Diabetes From Kidney Stone Blaster?
Nearly 4 Times Higher Diabetes Risk After Shock Wave Treatment for Kidney Stones
There are different kinds of kidney stones -- and different treatment options.
"There are 101 ways to form a kidney stone," Krambeck says. "It all has to do with genetic makeup, diet, and lifestyle. Once a person forms a stone, he or she needs a complete metabolic evaluation to understand why. Then we can give medication to prevent a second stone."
Some kinds of kidney stones can be prevented with medication or proper diet. But when a stone can't be prevented or easily passed in the urine, treatment is necessary. The options:
Shock wave lithotripsy. No surgery is required, although some machines require general anesthesia.
Ureteroscopy. A small scope is passed through urethra and bladder into the ureter, which is the tube that carries urine from the kidney to the bladder. Lasers in the scope can break up the stone, and a tiny basket-like attachment pulls out the stone or its fragments.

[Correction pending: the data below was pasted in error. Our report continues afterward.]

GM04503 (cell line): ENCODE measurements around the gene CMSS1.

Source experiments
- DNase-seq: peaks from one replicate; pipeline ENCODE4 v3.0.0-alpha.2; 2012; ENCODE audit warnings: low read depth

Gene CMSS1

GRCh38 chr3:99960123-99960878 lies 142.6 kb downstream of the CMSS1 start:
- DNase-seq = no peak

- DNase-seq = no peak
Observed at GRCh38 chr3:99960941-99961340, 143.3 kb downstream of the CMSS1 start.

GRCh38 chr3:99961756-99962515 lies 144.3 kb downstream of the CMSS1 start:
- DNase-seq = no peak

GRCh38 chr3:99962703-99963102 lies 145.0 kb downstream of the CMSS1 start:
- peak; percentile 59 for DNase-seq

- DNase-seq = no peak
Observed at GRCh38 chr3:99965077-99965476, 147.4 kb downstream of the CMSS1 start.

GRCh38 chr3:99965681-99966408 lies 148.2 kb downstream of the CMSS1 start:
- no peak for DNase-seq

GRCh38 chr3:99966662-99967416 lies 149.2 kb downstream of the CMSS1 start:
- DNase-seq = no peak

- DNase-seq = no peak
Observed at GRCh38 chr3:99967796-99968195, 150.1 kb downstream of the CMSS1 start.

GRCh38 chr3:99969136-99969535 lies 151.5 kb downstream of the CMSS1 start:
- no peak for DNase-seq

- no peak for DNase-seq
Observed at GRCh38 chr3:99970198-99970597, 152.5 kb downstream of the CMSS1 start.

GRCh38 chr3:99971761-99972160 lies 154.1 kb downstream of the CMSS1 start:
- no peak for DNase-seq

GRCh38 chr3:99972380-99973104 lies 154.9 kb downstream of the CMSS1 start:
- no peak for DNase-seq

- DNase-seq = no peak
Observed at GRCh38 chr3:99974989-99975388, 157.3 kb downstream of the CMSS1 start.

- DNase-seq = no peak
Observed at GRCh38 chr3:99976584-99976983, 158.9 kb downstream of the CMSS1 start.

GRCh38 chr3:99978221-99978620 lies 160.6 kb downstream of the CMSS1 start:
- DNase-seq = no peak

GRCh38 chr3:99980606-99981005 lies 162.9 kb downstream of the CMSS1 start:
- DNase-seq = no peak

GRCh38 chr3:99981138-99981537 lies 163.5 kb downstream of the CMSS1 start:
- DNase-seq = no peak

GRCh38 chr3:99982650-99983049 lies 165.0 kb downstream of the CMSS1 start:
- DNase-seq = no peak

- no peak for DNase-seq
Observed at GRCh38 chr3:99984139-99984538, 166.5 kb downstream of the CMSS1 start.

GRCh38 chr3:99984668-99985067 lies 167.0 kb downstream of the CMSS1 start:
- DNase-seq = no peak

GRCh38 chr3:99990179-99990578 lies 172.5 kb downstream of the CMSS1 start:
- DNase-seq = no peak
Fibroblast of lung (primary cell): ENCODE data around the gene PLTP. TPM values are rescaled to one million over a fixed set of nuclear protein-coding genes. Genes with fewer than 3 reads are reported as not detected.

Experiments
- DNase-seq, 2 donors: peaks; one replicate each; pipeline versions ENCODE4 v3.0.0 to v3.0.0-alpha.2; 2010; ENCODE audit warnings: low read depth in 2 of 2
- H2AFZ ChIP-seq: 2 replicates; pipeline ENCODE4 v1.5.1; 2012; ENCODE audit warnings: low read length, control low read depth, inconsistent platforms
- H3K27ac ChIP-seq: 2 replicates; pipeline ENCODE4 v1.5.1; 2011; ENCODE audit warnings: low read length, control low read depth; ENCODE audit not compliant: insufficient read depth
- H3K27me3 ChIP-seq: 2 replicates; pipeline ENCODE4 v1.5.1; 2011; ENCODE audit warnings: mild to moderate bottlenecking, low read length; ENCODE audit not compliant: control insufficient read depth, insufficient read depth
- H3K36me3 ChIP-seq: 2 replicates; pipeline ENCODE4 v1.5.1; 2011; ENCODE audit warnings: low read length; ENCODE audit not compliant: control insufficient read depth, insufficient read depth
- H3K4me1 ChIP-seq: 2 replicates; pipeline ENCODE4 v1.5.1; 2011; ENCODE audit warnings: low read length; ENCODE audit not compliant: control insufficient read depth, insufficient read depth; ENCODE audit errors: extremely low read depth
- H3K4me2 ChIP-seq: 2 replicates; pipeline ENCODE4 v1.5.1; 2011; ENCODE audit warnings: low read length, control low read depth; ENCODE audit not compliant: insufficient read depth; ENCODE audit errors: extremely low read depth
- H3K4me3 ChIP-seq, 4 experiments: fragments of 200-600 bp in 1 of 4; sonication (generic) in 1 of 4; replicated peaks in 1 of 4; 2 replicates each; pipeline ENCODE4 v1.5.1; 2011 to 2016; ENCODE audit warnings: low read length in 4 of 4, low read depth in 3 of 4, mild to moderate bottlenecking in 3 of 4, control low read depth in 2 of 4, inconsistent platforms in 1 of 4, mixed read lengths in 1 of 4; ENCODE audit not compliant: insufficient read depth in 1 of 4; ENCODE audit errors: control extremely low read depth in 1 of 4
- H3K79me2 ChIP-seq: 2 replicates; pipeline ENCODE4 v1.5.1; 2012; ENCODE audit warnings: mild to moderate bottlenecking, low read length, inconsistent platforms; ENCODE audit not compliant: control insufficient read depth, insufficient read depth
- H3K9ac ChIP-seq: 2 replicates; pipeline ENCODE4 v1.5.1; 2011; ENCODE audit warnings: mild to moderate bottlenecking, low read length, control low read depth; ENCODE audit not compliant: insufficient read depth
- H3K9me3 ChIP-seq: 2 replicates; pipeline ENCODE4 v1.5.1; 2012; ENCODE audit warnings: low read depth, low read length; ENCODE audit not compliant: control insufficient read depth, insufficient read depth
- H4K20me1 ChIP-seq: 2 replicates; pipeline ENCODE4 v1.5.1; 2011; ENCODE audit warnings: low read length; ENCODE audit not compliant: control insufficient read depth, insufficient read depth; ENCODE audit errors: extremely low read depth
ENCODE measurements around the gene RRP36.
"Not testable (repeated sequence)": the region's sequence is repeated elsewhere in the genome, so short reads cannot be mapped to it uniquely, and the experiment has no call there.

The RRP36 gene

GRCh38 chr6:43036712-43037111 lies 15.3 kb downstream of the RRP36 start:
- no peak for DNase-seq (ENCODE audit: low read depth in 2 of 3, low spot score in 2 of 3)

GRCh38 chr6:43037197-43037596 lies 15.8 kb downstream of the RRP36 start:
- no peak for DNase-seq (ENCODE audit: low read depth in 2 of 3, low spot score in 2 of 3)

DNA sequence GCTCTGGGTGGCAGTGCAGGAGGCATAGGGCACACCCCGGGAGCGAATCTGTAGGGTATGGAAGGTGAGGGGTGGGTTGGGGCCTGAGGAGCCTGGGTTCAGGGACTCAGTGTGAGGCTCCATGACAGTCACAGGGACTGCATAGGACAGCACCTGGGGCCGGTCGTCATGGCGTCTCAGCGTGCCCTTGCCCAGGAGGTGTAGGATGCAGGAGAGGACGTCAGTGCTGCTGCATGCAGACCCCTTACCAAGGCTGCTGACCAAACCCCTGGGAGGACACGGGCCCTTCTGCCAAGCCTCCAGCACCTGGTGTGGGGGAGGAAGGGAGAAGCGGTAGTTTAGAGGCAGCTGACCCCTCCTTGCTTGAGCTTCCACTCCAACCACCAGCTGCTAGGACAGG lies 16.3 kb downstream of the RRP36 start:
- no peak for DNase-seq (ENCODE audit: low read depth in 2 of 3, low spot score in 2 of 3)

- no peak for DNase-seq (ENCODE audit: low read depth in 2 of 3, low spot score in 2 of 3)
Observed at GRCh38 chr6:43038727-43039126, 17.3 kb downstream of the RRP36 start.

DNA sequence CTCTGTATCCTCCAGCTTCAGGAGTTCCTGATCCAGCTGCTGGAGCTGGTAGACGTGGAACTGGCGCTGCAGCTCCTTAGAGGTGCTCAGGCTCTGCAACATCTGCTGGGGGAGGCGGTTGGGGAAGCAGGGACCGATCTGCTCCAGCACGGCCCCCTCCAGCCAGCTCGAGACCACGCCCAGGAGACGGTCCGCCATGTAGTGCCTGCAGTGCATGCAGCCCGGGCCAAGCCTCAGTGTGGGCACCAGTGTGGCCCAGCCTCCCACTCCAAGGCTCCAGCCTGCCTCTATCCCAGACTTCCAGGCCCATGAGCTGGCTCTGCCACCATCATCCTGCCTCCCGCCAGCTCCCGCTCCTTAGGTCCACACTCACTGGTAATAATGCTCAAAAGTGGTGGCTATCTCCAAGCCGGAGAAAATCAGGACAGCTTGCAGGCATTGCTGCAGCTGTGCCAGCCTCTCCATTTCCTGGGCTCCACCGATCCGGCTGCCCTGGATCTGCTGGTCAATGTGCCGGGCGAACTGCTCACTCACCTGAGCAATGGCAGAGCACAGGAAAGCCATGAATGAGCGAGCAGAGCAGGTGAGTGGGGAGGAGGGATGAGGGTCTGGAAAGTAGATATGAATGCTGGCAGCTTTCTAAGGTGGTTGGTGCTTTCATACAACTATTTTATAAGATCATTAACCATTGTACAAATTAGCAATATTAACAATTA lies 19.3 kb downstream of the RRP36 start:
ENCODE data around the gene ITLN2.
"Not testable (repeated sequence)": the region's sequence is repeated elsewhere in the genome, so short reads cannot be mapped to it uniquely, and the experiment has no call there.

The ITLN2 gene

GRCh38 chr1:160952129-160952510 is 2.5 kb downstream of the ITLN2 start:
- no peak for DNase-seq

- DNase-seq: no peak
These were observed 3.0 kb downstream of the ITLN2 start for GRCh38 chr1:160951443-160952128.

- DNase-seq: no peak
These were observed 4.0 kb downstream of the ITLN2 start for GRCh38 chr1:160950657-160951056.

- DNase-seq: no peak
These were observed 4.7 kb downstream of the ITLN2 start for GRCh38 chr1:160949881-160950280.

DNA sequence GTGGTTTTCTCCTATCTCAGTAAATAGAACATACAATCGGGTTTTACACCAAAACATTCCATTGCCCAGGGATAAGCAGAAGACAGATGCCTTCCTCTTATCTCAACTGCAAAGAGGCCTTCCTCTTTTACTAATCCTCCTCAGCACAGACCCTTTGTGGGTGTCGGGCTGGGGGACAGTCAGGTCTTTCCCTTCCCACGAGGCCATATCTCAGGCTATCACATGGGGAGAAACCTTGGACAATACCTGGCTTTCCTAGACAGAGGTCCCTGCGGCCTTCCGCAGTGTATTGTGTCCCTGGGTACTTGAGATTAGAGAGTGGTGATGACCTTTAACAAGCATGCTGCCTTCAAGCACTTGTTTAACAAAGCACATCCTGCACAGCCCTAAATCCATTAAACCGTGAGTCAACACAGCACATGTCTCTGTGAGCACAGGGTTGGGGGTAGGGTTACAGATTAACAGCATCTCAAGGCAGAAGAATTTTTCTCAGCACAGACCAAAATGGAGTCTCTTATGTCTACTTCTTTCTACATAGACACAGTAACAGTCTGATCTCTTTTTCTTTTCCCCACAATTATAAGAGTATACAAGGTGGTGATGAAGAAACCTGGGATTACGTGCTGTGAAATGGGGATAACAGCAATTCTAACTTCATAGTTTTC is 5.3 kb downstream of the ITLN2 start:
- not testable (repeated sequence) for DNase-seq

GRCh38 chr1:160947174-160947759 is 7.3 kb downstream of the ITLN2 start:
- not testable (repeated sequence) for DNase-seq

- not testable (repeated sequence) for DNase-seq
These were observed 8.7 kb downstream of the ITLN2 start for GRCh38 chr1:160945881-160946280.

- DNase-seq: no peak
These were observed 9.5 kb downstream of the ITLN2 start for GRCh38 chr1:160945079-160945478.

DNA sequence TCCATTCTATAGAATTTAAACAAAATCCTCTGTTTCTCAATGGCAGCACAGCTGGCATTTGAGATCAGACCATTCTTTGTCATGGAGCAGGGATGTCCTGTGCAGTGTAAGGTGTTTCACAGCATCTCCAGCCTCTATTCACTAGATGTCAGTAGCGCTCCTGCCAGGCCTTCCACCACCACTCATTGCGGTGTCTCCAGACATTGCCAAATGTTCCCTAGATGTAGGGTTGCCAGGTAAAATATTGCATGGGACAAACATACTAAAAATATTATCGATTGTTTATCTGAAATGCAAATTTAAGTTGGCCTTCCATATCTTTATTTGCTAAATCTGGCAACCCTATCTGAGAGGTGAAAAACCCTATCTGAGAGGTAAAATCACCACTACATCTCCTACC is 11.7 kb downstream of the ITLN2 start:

Percutaneous nephrolithotomy. A small tunnel is made through the skin in the back to the kidney. A scope is used to break up and remove the stone.
Open surgery, which now is rarely done.
The surgical options are a lot less invasive than in the past -- but they are still more invasive than shock wave lithotripsy," Preminger says. "It is a terrific alternative to standard surgery. It is essential that patients be made aware of these possible new risks. But we should not discontinue shock wave treatment."